Risk management (security) has many flavors of processes and standards including (but not limited too): ISO 31000, NIST Risk Management Framework 800-37, DIARMF, ISACA RISK IT Framework, ITSG-33, and PMI Risk Management (just to name a few of the most prominent English variants).
ISO 31000:2009 Risk Management Wiki
The International Organization for Standardization (ISO) has developed a standard for Risk management . Its called ISO 31000:2009, Risk management – Principles and guidelines. ISO 31000:2009 has created a system of risk management that can be applied universally to most organizations around the world. This is significant as it allows two organization from different countries to map to different risk management frameworks with 31000 as a reference.
NIST Special Publication 800-37, Guide for Applying the Risk Management Framework to Federal Information Systems
Is the defacto Risk Management Framework of the US Federal government. Developed by National Institute of Standards and Technology (NIST) in collaboration with the Office of the Director of National Intelligence (ODNI), the Department of Defense (DOD), and the Committee on National Security Systems (CNSS). It is the center piece for all federal organization security processes. The NIST also works on mapping the 800-37 to the International Organization for Standardization and International Electrotechnical Commission (ISO/IEC) 27001, Information Security Management System (ISMS) and 31000.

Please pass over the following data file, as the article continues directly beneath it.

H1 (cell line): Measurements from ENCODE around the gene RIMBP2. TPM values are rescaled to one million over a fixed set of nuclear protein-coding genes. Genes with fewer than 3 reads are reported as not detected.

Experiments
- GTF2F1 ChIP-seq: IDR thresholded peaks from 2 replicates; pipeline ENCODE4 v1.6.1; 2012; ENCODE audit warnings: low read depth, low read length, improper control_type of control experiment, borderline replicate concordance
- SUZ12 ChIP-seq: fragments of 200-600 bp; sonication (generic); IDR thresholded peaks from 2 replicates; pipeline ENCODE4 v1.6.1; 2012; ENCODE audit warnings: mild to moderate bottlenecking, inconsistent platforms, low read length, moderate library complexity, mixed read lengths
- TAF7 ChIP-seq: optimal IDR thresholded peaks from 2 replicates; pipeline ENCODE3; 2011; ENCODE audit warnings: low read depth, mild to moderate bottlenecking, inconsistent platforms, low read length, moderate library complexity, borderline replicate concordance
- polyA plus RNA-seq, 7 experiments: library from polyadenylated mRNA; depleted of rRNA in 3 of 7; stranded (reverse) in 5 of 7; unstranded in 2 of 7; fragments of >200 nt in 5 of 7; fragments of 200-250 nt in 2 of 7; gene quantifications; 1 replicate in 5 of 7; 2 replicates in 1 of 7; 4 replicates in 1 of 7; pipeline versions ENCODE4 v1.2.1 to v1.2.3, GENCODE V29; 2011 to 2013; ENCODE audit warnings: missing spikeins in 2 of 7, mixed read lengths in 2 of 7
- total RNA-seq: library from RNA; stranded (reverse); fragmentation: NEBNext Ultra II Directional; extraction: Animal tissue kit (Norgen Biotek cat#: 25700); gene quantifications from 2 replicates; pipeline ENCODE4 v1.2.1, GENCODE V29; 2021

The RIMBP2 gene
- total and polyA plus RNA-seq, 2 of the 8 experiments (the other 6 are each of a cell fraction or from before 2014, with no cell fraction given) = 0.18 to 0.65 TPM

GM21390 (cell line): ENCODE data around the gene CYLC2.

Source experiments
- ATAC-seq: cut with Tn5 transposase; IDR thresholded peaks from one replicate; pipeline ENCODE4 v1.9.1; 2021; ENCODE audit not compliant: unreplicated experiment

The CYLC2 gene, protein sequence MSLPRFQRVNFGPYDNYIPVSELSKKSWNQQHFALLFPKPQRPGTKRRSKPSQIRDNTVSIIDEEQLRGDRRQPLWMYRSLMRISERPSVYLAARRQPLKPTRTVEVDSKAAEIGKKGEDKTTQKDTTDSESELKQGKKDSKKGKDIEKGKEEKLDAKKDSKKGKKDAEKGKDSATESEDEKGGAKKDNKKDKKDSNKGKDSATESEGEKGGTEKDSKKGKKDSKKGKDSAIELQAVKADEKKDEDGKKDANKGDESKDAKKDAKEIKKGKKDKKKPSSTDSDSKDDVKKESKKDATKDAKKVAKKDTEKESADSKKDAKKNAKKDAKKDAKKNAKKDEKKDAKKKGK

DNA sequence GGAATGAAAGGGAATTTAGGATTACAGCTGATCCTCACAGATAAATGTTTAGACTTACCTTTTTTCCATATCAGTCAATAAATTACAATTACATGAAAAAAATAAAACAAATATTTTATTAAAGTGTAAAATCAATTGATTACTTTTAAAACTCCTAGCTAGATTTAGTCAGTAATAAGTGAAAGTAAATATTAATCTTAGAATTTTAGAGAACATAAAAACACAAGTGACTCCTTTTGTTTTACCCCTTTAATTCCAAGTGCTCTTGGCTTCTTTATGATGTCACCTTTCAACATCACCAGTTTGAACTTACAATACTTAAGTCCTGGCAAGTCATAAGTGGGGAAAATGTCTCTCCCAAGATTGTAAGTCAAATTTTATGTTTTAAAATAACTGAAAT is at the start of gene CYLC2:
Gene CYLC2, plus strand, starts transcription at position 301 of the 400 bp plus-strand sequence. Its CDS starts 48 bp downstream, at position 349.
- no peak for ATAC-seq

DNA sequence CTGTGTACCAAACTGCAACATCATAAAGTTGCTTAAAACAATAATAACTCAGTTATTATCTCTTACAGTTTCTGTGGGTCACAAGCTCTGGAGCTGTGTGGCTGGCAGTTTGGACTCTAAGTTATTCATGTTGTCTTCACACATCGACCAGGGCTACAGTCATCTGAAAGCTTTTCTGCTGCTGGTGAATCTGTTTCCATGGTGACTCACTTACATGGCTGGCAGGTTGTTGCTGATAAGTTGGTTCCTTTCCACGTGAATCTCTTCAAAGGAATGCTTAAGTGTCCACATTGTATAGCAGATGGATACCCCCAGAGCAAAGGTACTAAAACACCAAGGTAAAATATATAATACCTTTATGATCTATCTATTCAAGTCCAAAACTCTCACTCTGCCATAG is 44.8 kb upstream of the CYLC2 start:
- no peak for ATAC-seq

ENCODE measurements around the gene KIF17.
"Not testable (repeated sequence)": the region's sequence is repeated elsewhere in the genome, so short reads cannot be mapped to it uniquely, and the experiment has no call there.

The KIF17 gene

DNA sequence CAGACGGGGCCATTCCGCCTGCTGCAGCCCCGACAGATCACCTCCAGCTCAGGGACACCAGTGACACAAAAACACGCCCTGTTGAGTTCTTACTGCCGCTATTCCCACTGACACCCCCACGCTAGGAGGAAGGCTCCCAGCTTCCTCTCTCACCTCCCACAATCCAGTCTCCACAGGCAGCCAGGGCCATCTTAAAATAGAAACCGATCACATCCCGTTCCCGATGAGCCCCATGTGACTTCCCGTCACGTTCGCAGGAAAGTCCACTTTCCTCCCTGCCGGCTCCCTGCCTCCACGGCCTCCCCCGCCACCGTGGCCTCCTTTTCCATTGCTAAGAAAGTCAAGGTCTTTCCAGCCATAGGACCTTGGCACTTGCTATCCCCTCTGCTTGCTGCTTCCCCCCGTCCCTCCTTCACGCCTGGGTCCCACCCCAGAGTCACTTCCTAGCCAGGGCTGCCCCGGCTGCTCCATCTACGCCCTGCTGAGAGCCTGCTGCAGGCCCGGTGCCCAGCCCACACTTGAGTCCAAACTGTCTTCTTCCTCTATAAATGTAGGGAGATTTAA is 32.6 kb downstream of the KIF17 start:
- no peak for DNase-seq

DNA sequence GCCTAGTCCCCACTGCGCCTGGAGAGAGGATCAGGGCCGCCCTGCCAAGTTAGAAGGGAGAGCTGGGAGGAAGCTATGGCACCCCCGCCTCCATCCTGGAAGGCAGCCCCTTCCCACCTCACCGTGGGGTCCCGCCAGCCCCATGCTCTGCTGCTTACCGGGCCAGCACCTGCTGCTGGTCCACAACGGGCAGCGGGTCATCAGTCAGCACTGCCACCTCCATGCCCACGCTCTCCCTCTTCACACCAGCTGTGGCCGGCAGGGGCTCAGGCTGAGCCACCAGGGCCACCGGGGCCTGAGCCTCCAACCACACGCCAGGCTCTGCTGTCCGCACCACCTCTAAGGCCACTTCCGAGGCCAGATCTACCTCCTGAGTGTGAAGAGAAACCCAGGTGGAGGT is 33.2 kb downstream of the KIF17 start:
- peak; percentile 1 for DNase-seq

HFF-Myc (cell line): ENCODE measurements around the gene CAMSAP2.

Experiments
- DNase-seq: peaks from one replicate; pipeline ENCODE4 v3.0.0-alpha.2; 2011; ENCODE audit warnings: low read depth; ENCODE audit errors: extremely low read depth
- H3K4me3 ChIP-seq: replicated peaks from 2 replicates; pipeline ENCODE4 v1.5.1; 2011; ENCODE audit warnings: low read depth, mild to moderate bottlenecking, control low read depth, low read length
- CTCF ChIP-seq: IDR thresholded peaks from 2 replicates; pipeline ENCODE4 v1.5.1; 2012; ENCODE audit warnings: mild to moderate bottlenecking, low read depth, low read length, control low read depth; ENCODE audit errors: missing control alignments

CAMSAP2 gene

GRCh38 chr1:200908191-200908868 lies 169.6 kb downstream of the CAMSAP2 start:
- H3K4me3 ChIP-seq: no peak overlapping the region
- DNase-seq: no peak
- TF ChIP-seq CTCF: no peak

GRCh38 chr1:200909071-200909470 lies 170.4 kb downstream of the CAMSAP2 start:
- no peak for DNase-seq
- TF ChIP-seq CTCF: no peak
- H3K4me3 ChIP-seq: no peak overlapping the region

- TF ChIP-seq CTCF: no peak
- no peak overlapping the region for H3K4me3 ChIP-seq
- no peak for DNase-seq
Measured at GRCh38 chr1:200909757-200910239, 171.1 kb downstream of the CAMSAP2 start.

Defense Information Assurance Risk Management Framework (DIARMF 8510)
DIARMF is based on a combination of CNSSI 1253 & NIST SP 800-37. It Applies to ALL US Defense departments. This is a big deal because in the past it was based on differing interpretations of DoD IA Certification & Accreditation Program. Since each agency and department had their own process, it was expensive, time consuming and incredibly inefficient to get critical data from one organization to another. DIARMF relies on heavy use of continuous monitoring tools pushed by FISMA 2012.
ISACA Risk IT Framework provides complete end to end framework for managing information technology security threats exploiting asset vulnerabilities.
Issued by the Chief, Communications Security Establishment Canada (CSEC) ITSG – 33, is the Government of Canada’s response to emerging cyber threats within the available resources of the country. By applying security from the very begining of the sytems lifecycle they deal with risk management in a more intelligent and fiscally responsible way. ITSG-33 covers roles, responsibilities and activities of the Canadian risk management.
PMI Risk Management professional is actually a certification for providing risk management.